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Jared Hamilton
From: Jared Hamilton
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Bart Wilson

Bart Wilson Director of Operations, Media

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What People Are Looking For In An Auto Repair Shop

What People Are Looking For In An Auto Repair Shop

Those who have been involved in some sort of accident have the next step of finding an auto repair shop. These shops are not all created equal as some are …

One Price Selling – What Are You Waiting For?

One Price Selling – What Are You Waiting For?

Most Dealers are closer to a One Price Selling sales process than they may realize. If you’re an excellent pre-owned dealer you’re basically no…

What Is Your Chemistry With Women Buyers?

What Is Your Chemistry With Women Buyers?

Wow, its December. Last month of the year. Now is the perfect time to begin to reflect on the customer processes, engagement and strategies you have in pla…

Want to Advance in Business? Here are a Few Ways to Stay on Top of Your Game

Want to Advance in Business? Here are a Few Ways to Stay on Top of Your Game

If it’s time for you to take the next steps in your career, there are some tried-and-true methods that can ensure your success. All business professi…

BDC training for 2017

BDC training for 2017

  We have a service and sales bdc team for each of our stores. One is a Hyundai store and the other is a Chevrolet store. We have Three sales Bus…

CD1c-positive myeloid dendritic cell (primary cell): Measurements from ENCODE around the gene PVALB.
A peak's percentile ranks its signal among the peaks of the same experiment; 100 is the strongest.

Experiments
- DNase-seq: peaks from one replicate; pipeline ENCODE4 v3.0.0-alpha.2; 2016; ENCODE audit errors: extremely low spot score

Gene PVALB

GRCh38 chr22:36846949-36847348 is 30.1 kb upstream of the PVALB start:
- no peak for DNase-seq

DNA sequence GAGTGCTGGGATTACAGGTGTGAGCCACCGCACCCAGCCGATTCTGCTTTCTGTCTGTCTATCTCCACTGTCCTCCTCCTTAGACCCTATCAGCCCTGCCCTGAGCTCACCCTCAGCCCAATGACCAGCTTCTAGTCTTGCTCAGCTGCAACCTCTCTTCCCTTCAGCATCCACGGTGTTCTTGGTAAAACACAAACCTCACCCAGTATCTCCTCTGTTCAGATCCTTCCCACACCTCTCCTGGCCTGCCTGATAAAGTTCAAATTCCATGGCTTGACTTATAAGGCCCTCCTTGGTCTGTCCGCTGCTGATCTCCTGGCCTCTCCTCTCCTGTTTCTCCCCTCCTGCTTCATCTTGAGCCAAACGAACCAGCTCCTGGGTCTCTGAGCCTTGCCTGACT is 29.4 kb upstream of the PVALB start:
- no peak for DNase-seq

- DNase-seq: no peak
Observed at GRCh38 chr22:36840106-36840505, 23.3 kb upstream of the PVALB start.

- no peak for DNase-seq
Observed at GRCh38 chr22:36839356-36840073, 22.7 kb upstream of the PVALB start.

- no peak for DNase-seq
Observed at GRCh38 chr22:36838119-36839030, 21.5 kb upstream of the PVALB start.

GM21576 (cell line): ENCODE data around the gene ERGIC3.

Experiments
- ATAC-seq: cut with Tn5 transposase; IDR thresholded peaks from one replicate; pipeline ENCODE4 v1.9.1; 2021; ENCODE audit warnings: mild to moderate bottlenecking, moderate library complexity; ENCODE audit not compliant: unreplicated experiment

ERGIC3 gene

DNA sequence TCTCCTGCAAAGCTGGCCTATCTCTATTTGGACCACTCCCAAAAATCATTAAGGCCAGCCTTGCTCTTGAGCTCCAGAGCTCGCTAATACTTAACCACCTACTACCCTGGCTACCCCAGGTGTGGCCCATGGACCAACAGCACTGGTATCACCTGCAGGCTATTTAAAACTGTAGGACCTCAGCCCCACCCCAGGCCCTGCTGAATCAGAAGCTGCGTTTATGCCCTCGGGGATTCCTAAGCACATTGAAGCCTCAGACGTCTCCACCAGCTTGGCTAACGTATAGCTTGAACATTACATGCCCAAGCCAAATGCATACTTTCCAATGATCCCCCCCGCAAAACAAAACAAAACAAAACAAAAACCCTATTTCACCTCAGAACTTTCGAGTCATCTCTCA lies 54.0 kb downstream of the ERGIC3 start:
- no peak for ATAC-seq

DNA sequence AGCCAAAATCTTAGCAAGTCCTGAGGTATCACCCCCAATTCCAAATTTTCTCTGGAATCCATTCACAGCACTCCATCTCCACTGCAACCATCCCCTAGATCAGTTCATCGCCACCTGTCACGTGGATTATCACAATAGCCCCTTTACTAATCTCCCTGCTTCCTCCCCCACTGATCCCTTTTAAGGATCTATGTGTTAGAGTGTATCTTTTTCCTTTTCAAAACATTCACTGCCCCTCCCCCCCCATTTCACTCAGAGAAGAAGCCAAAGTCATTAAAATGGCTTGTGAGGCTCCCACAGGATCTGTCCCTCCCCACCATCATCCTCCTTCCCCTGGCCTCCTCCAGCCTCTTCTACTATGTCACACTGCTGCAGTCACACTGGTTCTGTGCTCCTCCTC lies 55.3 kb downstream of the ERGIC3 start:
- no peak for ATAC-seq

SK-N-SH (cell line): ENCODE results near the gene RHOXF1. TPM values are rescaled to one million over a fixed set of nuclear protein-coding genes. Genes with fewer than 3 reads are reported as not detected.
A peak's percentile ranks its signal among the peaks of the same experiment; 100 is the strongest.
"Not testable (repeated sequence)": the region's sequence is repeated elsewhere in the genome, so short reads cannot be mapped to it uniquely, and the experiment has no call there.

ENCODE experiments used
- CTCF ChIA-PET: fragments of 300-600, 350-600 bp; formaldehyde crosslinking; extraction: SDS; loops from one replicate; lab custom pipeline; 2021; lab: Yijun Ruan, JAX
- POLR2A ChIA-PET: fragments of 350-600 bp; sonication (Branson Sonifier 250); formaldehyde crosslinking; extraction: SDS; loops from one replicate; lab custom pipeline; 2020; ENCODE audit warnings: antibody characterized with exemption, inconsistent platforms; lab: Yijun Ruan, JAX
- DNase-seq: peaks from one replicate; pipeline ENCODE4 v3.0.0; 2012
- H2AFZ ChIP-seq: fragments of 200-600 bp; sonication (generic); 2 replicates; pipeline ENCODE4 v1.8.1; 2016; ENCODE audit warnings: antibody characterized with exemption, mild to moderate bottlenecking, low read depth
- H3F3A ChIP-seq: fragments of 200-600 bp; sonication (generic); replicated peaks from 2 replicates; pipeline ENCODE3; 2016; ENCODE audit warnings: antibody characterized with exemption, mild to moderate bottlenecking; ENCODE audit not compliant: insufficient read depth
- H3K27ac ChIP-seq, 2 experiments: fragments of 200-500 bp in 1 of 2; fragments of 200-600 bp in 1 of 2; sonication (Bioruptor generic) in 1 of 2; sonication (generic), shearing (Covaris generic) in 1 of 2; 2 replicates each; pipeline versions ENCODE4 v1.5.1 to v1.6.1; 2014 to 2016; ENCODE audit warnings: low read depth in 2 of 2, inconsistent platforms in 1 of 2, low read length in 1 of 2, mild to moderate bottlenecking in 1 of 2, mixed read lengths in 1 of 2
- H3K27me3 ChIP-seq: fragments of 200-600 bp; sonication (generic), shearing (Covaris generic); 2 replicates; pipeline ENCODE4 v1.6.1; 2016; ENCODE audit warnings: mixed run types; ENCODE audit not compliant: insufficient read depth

All of the guests that visit your dealership looking for a vehicle have something in common. Each one has a problem. Their vehicle is either too small or too big. It is too old or maybe it gets bad gas mileage. It won’t tow their boat or carry their family. It may be costing them a fortune in upkeep. They all have a problem. That’s why they are in your dealership in the first place. There are many benefits to finding out what their problem is. First, the need is stated, not implied. Call it “commitment and consistency.” Once committed, people will remain consistent to the commitment. If I tell you I like red, I won’t come back later and tell you I hate red. Second, there is some trust between you and the guest. Not marry-my-daughter trust, but trust nonetheless. “We will solve this. Let’s fix this.” Everyone knows the importance of gaining trust. Third, from a needs standpoint, is there any better closing tool than solving a problem? What is this problem costing them? What are they missing out on? Knowing what the problem is can be powerful. Unfortunately, you can’t just go up to them and ask, “Hey buddy, what’s your problem?” So how do you get your guests to tell you what this problem is? I have found the easiest way to find out what the problem is asking them about the “problem”, that is, their current vehicle. The vehicle they own may be the vehicle holding them back from those great boating trips. Or the vehicle they are currently driving may not fit the entire family. Asking them what they like about their vehicle and then what they don’t like may be all you need to get them talking. It may take a little more prodding, but I promise you, they have a problem. Once the problem is out in the open, don’t stop there. If you really want some ammo to help you close the deal, talk to them about what this problem is costing them. The family may be suffering because they can’t go out on the lake like they want. Their vehicle may be costing them an arm and a leg in gas or repair costs. This is where the emotion comes out. Later on, when the time comes to present the numbers, be sure to revisit the problem and what it is costing them to have it. “Isn’t it going to be nice to make it disappear?” Now you are a Professional Problem Solver. Try this with your next customer. I think you’ll find your deals go much smoother when you know what the problem is.

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